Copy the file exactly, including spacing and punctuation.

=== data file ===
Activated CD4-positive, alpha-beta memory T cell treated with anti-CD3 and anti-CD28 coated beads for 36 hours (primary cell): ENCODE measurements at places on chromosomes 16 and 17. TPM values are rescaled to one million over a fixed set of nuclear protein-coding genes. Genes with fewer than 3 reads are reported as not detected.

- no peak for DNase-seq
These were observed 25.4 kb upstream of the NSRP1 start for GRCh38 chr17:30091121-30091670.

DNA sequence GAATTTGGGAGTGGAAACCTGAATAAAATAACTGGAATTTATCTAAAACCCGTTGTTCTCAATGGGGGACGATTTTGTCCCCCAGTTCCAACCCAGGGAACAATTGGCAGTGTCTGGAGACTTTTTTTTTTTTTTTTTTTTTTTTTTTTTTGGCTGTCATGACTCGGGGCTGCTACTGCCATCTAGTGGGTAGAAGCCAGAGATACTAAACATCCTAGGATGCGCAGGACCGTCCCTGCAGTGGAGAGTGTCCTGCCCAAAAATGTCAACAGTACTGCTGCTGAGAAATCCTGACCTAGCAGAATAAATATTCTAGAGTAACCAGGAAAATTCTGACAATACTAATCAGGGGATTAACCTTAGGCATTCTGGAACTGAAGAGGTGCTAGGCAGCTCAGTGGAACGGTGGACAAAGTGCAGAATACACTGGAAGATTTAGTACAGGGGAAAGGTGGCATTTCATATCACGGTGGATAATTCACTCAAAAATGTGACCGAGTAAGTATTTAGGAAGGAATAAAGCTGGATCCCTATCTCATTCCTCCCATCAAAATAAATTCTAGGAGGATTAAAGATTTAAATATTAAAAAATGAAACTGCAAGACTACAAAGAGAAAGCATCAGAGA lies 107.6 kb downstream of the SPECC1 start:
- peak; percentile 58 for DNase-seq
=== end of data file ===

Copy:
Activated CD4-positive, alpha-beta memory T cell treated with anti-CD3 and anti-CD28 coated beads for 36 hours (primary cell): ENCODE measurements at places on chromosomes 16 and 17. TPM values are rescaled to one million over a fixed set of nuclear protein-coding genes. Genes with fewer than 3 reads are reported as not detected.

- no peak for DNase-seq
These were observed 25.4 kb upstream of the NSRP1 start for GRCh38 chr17:30091121-30091670.

DNA sequence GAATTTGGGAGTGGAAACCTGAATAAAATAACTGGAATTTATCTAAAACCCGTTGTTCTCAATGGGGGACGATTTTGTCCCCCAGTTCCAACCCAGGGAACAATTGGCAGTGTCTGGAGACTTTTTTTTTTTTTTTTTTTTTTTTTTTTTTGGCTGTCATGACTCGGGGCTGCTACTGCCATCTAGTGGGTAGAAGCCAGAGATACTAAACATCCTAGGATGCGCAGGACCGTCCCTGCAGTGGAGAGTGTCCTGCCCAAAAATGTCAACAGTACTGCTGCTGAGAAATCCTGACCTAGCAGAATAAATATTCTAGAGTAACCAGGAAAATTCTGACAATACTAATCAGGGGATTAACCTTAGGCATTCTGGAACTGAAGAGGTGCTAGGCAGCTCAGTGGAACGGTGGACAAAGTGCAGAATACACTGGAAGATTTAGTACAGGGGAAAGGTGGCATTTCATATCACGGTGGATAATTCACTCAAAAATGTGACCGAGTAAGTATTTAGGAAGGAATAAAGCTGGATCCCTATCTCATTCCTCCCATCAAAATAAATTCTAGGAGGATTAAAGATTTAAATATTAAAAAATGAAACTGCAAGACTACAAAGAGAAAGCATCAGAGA lies 107.6 kb downstream of the SPECC1 start:
- peak; percentile 58 for DNase-seq